Dr. Loren KnappDr. Knapp said the following about Kinematic Self-Replicating Machines
Kinematic Self-Replicating Machines runs the gamut of expounding the compressed, detailed aspects of theoretical models of nanotechnology and science to the practical, common sense notions of how to proceed in a world of ever-changing technologies that will (and does) affect us all. There are some very lucid presentations of the math in Section 5.9. Your writing style is very readable, as indicated in several sections where you introduce material in a simple and straightforward manner and in Section 5.11, where the dimensions of the issues are societal.
With respect to Section 5.11 “Replicators and Public Safety”, you do a good job of briefly putting the potential of the technology into a societal perspective. It is certainly our intention at USC to deal with many of the issues raised in the book and hopefully to expand on them in meaningful ways. Dyson’s voice of concern (as with all the interesting excerpts used in the Chapter) frames the issues nearest and dearest to the doomsayers of this technology and are food for serious thought on the adventures we set out on in discovering new relationships of matter, energy and assembly at the nanoscale. Evolvability of self-replicating systems should be more than discouraged. The Foresight Guidelines are reasonable and thorough in their presentation. I’m not sure anyone should fully believe that they will be met, but they are a good start. I agree that “people of good will” can influence greatly the regulation of a new field, as you rightly point out with respect to genetic engineering. Readable and thought-provoking…
Dr. Loren Knapp is a cell and developmental biologist whose research
Department of Biological Sciences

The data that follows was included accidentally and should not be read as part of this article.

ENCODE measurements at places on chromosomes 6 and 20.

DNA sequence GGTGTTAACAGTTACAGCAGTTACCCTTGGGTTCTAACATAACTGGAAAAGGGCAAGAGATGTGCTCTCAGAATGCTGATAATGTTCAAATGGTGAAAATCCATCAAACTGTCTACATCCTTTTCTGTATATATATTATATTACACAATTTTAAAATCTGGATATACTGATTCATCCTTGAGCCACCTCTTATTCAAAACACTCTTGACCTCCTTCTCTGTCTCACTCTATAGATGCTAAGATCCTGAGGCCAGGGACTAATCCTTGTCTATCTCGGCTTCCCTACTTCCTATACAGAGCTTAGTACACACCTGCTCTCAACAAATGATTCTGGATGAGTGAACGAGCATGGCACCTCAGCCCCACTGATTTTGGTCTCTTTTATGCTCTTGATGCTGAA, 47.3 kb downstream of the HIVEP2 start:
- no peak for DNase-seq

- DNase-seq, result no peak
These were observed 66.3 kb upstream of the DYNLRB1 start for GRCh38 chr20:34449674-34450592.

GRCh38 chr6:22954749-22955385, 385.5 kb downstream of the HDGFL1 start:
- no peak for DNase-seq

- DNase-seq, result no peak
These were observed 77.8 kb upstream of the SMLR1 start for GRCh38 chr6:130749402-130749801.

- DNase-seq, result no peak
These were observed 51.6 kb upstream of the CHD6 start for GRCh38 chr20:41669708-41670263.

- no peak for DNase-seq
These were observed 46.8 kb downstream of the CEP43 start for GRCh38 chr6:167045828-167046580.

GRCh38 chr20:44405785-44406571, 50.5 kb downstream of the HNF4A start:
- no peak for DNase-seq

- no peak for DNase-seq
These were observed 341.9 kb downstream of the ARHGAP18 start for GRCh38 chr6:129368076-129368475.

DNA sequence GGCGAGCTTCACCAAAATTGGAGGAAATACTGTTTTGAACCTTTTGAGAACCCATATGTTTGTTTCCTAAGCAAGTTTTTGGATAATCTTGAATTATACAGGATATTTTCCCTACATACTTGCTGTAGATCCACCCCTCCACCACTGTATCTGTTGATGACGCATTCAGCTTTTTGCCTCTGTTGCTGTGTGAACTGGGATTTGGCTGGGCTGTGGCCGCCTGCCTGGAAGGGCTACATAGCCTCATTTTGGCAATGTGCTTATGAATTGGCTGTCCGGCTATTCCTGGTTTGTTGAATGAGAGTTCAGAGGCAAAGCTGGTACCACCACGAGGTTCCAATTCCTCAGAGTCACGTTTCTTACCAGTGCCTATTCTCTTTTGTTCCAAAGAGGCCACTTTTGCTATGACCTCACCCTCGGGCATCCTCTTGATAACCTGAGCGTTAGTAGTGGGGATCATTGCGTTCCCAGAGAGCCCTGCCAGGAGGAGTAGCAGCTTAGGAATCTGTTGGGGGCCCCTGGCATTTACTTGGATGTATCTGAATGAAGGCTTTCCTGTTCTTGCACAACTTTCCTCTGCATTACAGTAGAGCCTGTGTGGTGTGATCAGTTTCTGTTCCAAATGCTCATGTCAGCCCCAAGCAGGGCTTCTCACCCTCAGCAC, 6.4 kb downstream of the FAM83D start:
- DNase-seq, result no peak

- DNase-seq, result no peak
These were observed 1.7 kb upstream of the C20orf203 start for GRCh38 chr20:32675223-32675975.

University of South Carolina
focuses on understanding the role of the cytoskeleton in cell
during the morphogenesis, histogenesis and biochemical differentiation of
integument. Cytokeratins and other elements of the cytoskeleton are
intimately associated with cellular junctions, such as desmosomes, but
little is known about how they are organized and function in these
relationships with cell adhesion complexes.
Loren is using molecular, biochemical and immunological approaches to investigate how cytoplasmic interactions involving alpha and/or beta-type cytokeratins occur during the differentiation of skin. In vivo studies with mice and birds target the development, growth and differentiation of the epidermis and its derivatives (e.g. hair, scales, feathers), particularly the assembly and organization of cytokeratins with keratin-associated proteins. In vitro studies target the interactions of cytokeratins and other intermediate-sized filaments with cytoskeletal microfilaments, microtubules and the cell membrane in normal and transformed epithelial cells in culture.
He is also Dean for Undergraduate Studies in the Natural Sciences and Director of the Monoclonal Antibody Facility at the University of South Carolina (USC).
Loren is coauthor of A physiological evaluation of carbon sources for calcification in the octocoral Leptogorgia virgulata (Lamarck) in Journal of Experimental Biology, Biochemical Identification and Immunological Localization of Two Non-keratin Polypeptides Associated with the Terminal Differentiation of Avian Scale Epidermis in Cell and Tissue Research. and The Experimental Manipulation of Keratin Expression and Organization in Epithelial Cells and Somatic Cell Hybrids in Current Topics in Developmental Biology.
He received a Ph.D. in Biology from the University of Chicago in 1980. He is married with children and grandchildren, enjoys world travel, reading, music, art, and follows closely the impact of science and technology on modern society.